There really isn't a sound bite that we can offer you to introduce J. D. Salinger's The Catcher in the Rye, which was published forty-nine years ago this week, because it's never been turned into an audio book, or a movie, or a television series. In fact, it has kept either its plain red or plain white covers for nearly five decades, covers so devoid of information about its famously reclusive author and the book's contents and history, as to make it more like a note found in a bottle from a strange and distant country. And yet this tale of a teenager's crack-up, is one of our country's most celebrated and challenged books, revered by honor students and, alas, assasins, denounced by parents and read and reread regularly and quietly by legions of baby boomers. If you had to pick a single book that has continued to influence teenagers -- to open their eyes, to confirm what they think and feel, to capture the idealistic ferment and existential angst of coming of age -- it would be this one. Never mind that the author didn't intend it as a book for young people. In fact, Salinger, the World War II army veteran who had landed in France on D-Day, was a New Yorker writer whose subject just happened to be young people. And the book was taken by its first wave of critics as a work of literature, to be compared not with John R. Tunis' boys sports stories, but instead with the works of Albert Camus, Raymond Chandler, Jack Kerouac, and, of course, Mark Twain's Huckleberry Finn.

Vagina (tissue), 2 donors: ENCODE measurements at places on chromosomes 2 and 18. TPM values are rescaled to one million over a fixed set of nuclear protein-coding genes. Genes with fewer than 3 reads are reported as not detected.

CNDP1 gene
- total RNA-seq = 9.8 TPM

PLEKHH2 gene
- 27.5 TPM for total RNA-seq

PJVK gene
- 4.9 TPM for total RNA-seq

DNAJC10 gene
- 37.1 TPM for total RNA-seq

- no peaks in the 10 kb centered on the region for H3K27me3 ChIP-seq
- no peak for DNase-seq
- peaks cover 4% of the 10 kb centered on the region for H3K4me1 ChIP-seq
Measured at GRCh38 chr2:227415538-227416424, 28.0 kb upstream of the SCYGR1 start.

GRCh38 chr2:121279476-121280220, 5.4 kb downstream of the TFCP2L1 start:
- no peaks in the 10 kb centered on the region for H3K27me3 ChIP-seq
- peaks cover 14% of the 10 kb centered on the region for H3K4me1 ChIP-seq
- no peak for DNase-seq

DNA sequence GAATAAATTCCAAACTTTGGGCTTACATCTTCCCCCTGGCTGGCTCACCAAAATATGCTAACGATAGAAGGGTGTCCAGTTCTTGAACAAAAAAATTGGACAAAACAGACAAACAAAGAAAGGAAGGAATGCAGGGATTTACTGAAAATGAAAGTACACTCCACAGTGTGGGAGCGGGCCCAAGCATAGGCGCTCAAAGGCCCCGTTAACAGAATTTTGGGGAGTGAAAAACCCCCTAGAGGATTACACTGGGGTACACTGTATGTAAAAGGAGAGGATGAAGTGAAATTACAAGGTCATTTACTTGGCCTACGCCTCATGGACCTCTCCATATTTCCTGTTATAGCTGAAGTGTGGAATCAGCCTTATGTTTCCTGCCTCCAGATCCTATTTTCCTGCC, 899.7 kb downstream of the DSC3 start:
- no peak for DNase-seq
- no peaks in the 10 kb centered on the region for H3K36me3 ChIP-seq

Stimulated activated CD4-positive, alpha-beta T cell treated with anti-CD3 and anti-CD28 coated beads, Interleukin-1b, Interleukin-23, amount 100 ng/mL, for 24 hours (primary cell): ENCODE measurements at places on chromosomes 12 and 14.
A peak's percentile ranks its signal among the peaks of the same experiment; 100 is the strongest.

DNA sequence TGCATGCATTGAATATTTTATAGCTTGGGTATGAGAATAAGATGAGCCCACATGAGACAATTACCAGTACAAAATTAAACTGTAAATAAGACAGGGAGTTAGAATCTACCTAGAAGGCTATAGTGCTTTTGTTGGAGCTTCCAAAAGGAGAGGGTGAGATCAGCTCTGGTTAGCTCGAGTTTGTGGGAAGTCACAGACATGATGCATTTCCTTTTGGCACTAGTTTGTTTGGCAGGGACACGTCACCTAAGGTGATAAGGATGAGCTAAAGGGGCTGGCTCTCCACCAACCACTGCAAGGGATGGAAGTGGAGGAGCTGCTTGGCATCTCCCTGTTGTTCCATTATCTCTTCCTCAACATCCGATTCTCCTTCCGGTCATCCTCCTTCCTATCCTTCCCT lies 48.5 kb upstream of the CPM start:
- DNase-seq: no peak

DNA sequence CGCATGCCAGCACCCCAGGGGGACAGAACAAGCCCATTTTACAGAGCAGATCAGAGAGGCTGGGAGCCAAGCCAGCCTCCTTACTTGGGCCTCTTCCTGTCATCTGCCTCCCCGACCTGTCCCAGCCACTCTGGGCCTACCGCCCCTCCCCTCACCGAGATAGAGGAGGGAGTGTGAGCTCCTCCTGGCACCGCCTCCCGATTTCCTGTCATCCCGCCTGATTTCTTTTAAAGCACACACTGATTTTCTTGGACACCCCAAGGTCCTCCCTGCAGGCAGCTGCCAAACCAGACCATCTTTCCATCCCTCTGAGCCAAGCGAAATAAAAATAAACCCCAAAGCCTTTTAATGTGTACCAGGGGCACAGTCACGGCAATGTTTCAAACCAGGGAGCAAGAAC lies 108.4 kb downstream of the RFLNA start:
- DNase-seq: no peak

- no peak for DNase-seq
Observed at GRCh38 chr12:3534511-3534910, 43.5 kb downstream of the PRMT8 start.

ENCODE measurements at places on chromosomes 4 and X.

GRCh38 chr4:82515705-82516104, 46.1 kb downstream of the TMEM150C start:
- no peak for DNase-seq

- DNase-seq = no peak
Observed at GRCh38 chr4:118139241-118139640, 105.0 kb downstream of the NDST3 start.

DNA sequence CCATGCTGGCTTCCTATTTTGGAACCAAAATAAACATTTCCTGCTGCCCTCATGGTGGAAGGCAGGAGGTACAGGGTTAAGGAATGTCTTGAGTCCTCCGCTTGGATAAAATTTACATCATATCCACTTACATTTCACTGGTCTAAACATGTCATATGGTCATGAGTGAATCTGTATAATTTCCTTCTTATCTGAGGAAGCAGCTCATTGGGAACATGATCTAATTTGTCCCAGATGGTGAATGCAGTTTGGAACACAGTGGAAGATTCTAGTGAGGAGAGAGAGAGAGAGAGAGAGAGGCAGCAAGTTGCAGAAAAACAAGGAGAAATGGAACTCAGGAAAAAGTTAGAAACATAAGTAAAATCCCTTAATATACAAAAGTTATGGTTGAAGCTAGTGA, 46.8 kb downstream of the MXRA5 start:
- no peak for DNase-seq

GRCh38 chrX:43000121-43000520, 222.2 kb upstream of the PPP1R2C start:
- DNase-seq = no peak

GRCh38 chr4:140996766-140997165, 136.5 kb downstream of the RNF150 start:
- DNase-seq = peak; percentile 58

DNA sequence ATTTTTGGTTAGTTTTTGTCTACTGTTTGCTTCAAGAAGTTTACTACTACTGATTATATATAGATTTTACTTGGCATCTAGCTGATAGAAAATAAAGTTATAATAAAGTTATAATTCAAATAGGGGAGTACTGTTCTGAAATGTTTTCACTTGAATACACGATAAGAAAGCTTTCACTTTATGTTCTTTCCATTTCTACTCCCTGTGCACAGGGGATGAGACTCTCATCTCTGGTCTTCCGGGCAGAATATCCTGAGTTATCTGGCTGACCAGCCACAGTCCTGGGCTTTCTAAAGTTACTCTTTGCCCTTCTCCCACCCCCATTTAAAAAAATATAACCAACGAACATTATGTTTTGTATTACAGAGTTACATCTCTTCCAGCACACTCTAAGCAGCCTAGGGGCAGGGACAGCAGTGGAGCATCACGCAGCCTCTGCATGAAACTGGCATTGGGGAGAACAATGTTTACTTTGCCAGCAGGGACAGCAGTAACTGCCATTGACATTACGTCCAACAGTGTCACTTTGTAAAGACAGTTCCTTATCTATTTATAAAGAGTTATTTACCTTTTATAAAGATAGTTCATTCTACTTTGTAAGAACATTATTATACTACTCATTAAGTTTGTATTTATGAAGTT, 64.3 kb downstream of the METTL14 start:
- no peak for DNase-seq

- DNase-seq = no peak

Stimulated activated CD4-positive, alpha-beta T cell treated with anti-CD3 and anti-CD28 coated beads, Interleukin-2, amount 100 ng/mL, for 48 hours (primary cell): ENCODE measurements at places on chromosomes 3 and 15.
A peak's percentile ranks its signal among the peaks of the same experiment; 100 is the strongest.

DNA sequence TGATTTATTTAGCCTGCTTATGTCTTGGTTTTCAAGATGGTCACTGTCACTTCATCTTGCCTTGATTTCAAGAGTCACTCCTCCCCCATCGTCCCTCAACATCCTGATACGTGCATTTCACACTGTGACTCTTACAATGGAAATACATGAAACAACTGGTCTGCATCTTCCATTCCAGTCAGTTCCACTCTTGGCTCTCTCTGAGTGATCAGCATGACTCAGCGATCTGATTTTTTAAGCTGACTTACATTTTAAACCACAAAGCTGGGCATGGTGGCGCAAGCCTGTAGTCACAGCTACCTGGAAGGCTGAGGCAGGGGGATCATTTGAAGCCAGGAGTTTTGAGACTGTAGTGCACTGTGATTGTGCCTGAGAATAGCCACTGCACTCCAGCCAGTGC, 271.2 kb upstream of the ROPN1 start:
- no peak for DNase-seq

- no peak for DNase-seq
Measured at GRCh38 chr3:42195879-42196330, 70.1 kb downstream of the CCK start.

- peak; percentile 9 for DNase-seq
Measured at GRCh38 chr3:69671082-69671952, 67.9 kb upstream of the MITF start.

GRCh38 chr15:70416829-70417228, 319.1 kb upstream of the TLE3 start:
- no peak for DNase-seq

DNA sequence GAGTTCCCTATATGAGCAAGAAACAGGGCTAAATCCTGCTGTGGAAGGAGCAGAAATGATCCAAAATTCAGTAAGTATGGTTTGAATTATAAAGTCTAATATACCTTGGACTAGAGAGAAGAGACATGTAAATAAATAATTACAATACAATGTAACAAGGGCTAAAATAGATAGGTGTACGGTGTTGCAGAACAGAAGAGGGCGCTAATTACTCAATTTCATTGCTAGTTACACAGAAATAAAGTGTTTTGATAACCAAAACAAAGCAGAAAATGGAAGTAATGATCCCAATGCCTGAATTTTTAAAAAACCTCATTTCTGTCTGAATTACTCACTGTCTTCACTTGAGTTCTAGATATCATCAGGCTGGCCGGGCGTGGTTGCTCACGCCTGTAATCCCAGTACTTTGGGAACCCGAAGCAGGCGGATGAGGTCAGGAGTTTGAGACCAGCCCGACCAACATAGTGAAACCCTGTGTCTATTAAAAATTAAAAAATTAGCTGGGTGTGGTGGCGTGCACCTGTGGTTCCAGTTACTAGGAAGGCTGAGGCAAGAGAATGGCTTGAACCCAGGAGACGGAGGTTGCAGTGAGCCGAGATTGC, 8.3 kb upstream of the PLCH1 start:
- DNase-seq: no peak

What drew and will always draw people, young and older, to this book is its perfect portrait of a teenager's, Holden Caulfield's, struggle to find an authentic identity -- a sense of self that isn't phony (like the adults around him), that isn't compromised (like his peers at school), that isn't confused (like he secretly feels himself to be). It's one of, if not THE basic crisis of adolescence -- that search for what rings true and burns bright, despite what everyone else says you should be and do. Late in the book, Holden tells his little sister, Phoebe, about his vision of protecting the thousands of children who are playing in a field of rye from going over "some crazy cliff" nearby. He's the only big person around, and he'd spend his whole days catching them before they fall. "I know it's crazy, but that's the only thing I'd really like to be." He is trying to catch his sister, who really does not need his help, but, of course, he is really trying to catch himself before he goes over the edge. That is, of course, where the best books often take us -- poignantly, honestly, and yes, sometimes profanely -- to the edge where we wrestle to learn how to catch ourselves.
Copyright 2003 © John Cech
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